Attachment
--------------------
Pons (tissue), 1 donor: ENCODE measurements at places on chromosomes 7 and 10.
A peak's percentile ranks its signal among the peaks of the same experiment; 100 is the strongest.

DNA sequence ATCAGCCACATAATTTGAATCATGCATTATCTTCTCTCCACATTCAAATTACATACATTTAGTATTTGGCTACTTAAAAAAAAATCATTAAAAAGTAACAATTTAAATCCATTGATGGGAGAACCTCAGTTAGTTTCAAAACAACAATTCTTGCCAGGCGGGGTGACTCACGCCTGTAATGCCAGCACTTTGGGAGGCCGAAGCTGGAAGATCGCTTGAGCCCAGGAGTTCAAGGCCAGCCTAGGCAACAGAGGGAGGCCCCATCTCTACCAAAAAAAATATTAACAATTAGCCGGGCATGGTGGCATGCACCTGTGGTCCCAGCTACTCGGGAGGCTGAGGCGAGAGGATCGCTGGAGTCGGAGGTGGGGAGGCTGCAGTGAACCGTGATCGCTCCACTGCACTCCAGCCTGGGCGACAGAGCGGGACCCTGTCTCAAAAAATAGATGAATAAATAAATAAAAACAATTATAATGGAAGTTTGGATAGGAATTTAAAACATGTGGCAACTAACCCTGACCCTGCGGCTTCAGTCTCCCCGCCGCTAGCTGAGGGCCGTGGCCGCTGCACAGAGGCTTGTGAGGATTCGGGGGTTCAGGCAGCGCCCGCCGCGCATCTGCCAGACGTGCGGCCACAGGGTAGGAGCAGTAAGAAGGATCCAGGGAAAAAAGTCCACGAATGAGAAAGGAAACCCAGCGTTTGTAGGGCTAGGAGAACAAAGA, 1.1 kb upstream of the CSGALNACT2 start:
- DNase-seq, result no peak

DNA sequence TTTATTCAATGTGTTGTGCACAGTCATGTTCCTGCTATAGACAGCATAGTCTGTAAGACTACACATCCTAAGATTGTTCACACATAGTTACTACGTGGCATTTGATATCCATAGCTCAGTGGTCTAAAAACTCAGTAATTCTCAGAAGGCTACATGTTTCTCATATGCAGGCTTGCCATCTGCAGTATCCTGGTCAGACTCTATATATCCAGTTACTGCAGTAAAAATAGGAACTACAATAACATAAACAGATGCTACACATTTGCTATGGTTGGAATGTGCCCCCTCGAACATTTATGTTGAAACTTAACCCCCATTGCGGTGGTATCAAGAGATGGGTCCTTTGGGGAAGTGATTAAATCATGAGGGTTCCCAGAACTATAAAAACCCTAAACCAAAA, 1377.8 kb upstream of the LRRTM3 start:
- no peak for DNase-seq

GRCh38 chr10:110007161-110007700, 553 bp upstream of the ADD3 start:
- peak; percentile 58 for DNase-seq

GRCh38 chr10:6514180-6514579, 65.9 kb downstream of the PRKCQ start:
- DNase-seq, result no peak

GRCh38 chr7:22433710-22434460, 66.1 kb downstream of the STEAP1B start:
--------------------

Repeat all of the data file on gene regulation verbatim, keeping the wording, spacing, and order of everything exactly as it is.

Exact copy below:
Pons (tissue), 1 donor: ENCODE measurements at places on chromosomes 7 and 10.
A peak's percentile ranks its signal among the peaks of the same experiment; 100 is the strongest.

DNA sequence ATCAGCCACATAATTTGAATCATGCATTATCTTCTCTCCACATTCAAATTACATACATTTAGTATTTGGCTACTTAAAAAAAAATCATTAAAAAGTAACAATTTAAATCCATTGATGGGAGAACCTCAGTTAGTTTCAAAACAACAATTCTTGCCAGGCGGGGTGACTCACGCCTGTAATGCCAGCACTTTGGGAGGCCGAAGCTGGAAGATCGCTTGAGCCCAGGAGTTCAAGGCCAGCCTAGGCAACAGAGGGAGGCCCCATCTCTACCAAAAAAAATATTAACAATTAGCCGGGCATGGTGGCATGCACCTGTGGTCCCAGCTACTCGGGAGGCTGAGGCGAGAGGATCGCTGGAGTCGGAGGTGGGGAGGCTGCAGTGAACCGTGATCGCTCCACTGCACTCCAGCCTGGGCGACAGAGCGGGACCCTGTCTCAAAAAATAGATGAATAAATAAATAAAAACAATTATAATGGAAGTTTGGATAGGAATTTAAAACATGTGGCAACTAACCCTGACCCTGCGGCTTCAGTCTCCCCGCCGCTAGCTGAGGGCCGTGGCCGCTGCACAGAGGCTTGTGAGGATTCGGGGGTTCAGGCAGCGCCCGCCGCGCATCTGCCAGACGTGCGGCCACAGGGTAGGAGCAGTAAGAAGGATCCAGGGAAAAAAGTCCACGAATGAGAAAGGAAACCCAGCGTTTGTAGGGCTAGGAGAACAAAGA, 1.1 kb upstream of the CSGALNACT2 start:
- DNase-seq, result no peak

DNA sequence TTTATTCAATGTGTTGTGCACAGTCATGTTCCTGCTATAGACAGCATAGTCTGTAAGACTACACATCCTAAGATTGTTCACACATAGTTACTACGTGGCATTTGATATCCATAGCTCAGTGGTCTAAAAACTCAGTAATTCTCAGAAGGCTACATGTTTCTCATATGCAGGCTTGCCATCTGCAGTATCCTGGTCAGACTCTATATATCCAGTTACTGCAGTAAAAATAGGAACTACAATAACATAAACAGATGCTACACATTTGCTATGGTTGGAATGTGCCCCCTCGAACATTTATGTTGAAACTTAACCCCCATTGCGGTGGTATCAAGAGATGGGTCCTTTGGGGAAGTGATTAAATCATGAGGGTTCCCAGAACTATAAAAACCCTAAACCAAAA, 1377.8 kb upstream of the LRRTM3 start:
- no peak for DNase-seq

GRCh38 chr10:110007161-110007700, 553 bp upstream of the ADD3 start:
- peak; percentile 58 for DNase-seq

GRCh38 chr10:6514180-6514579, 65.9 kb downstream of the PRKCQ start:
- DNase-seq, result no peak

GRCh38 chr7:22433710-22434460, 66.1 kb downstream of the STEAP1B start: